For centuries church ales were regular features of medieval life, and taverns were not only near at hand, but often in the churchyard itself. The Old Talbot, in College Street, Worcester was originally the Church House for St. Michael's Church, which stood in the Cathedral churchyard. It dates from the 13th century at least, and played an important part in baking bread and brewing ales for church occasions.
The churchyard was part of the Cathedral sanctuary, and it was not until 1792 that College Street was cut. The Talbot, as it was then known, had no entrance to a street, only a back pathway through the graveyard.
During the Civil War, church records shows the Talbot to have been in the thick of the troubles. The bells were rung 'at the coming of the Princes', and Rupert and Maurice were entertained there, but when the Parliamentary Colonel Essex arrived in 1642, he was only treated to a 'Pottle (not a spelling error) of white wine and sugar at the Talbot'. After the disastrous battle of 6151, the City was plundered, and 'the Scots that were slain .. and divers others were brought out of 'ye citty of Worcester and layd in the churchyeard'.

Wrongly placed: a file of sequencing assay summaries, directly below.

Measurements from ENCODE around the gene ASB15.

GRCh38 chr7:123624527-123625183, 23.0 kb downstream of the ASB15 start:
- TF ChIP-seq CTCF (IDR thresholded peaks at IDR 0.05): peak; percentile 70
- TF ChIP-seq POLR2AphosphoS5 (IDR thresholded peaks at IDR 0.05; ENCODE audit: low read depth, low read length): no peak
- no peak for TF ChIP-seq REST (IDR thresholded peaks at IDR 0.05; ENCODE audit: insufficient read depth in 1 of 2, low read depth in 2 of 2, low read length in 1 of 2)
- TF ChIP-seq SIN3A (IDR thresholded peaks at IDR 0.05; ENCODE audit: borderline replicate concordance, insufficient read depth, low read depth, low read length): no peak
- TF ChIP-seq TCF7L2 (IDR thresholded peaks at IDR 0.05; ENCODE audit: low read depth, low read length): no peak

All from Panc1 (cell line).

After the Civil War, the Talbot became a 'Court Inn', for being in the Sanctuary, and outside the municipal limits, yet within the City walls, it was widely used by county magistrates. One of the present rooms is still known as the 'Justice's Room'. A notable incident occurred shortly after the 'Glorious Revolution ' of 1688, when in view of an expected French landing in Devon, Jacobite suspects were examined at the Talbot.
In 1745, when the young Charles Stuart was marching on London, the county justices were again busy, for the city and county had many sympathisers - but the Jacobite's contented themselves with drinking the health of the 'King over the water and confusion to the Whig'. From the Talbot, the justices, all local Whig landlords, formed a local committee and raised subscriptions and levied and equipped a force of 200 men.
In 1966, the Talbot underwent modernization, but old beams have been exposed and the original 17th century paneling have been retained, and in a display cabinet in the entrance foyer, three old skulls and a few clay pipes remind customers of the house's antiquity.